July 31, 1989 12:00 PM

When it came to writing an essay on the homeless for a Boston-wide contest, seventh-grader Lashanda Daniels knew what she was talking about. Unlike the other kids, she did not need to go to the library and read a bunch of news clips to write her award-winning essay. For Lashanda, living in a city shelter with her mother and four brothers for five months was research enough.

The truth is, it was more than that; Lashanda, 13, who now lives in the relative splendor of a state-subsidized, four-bedroom apartment in Roxbury, has been indelibly marked by the experience. She says she knew the third-floor room in the Boston Family Shelter was better than living on the street this past winter. She also knew that being in the shelter was only a temporary state of affairs, especially given the pluck and resourcefulness of her mother, Carolyn. Still, Lashanda could not help feeling embarrassed, even angry. “First you hate yourself for being in this predicament,” she wrote in the essay that earned her second place and $250 in a contest, sponsored by the Boston police and a local radio station, that drew more than 600 entries. “Then that feeling of hate spreads toward those around you. You find yourself being jealous of those who have a home and you feel as though everyone looks down on you.”

The Daniels family became homeless through a series of misfortunes that began with Carolyn’s effort to find a better life for her children. Divorced more than 10 years ago, she and the family had made several visits to an aunt living in Detroit, and it struck Carolyn as a better place to live. So she saved money from her monthly assistance checks, and the family moved to Detroit in September 1987. Almost immediately, she says, she discovered “we’d made a terrible mistake. The drugs and gangs were so bad we wanted to get out immediately. But we didn’t have any money left.”

According to Carolyn, her eldest son, Mory Mack, 17, was beaten up for refusing to join a gang. “But they eventually got him,” she says. “He began working in a drug house, and I discovered later that he missed more than 60 days of school.” Mory says he took the first money he made with the gang and bought himself a ticket back to Boston in March 1988. The rest of the family was not so lucky. “We had to stay until September,” says Carolyn, “until I got enough money together. I was working at K Mart and a pizza restaurant, and every time I got a paycheck, I’d buy another bus ticket.”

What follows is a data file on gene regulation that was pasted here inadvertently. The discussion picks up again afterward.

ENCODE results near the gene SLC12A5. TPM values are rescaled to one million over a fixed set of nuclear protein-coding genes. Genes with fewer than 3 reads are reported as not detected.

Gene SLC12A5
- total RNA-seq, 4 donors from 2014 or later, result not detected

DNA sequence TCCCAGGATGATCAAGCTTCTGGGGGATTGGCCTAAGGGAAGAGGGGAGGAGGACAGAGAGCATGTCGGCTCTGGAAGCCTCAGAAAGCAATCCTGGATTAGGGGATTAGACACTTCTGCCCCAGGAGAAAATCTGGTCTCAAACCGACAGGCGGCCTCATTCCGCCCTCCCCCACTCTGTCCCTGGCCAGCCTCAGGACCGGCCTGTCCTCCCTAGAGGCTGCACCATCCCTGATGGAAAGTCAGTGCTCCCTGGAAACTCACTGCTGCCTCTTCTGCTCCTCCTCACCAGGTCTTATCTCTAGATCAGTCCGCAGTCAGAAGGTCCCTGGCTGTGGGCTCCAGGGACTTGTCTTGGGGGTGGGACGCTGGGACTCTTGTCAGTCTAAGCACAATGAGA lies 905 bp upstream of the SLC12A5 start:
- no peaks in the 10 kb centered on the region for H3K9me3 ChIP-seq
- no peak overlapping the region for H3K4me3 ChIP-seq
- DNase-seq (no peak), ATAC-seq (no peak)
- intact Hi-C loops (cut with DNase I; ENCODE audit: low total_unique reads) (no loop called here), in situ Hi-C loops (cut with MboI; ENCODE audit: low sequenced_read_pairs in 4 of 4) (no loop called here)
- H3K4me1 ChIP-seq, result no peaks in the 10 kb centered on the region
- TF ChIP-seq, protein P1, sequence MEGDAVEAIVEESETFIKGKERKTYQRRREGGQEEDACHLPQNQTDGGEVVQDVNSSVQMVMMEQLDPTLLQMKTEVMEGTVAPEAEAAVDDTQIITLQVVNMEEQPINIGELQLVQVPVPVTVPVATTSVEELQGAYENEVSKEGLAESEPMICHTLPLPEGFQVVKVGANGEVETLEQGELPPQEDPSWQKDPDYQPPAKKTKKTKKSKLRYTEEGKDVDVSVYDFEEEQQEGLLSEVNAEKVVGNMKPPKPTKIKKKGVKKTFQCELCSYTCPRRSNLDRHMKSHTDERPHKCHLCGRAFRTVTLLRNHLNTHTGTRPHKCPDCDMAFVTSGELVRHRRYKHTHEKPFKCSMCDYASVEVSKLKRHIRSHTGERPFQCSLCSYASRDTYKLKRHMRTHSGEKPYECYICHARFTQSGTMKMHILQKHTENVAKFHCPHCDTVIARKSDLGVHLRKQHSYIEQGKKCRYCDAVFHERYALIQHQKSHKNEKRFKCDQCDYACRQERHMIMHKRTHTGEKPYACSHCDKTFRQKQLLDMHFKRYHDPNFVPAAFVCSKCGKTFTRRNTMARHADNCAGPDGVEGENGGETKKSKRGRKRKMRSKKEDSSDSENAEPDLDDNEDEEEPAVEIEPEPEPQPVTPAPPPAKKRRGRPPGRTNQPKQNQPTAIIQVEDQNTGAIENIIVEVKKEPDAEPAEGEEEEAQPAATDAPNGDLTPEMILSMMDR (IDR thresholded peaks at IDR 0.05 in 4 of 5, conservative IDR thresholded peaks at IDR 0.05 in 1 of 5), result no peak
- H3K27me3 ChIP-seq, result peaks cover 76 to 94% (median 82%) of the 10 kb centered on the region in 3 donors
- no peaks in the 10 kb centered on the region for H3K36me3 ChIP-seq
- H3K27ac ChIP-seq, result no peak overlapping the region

While amassing the necessary cash, the family had to endure bottles and bricks thrown through the windows of their home by gang members—and, one night, a hail of bullets. Their reception upon returning to Boston was not much friendlier. Applying for housing assistance, Carolyn learned her family had forfeited such aid when they moved out of the city and says she was told to “go back to Detroit.” Shortly after, she moved her kids into the shelter. “Those five months were agony,” says Carolyn. “The room seemed to shrink smaller and smaller every month. There were so many negatives in my life, but I decided I wasn’t going to let them get me down.”

Lashanda remembers the night Carolyn told them she had finally got approval for state-subsidized housing and moved them into a Roxbury apartment. “My mother was smiling. She said, ‘Let’s go. We don’t live here anymore.’ I was so happy. We drove to this enormous building, and I got my own room. It felt so good.”

Lashanda’s perceptive essay didn’t surprise her teachers at James P. Timilty School one bit. “She’s a bright, articulate girl,” says Daisy Droge, the English teacher who got her to enter the contest. Adds principal Mary Grassa O’Neill: “She has undergone hardship but she has survived. I think she’s going to thrive. Most of us can’t imagine what it’s like to be homeless. But the essay showed the experience made her stronger.”

Lashanda agrees. “I wanted to tell people it’s not an easy feeling. I wanted to tell them to bear with the homeless. Don’t put them down. It might not be their fault. It can feel very hopeless.” While her family is still struggling—Carolyn and Mory continue to look for work to support Lashanda and her younger brothers, Eric, Derrick and Robert—Lashanda knows it is no small blessing they live together under one roof. “I still get very sad seeing people sleeping on the streets. I think I always will.”

—William Plummer, S. Avery Brown in Boston

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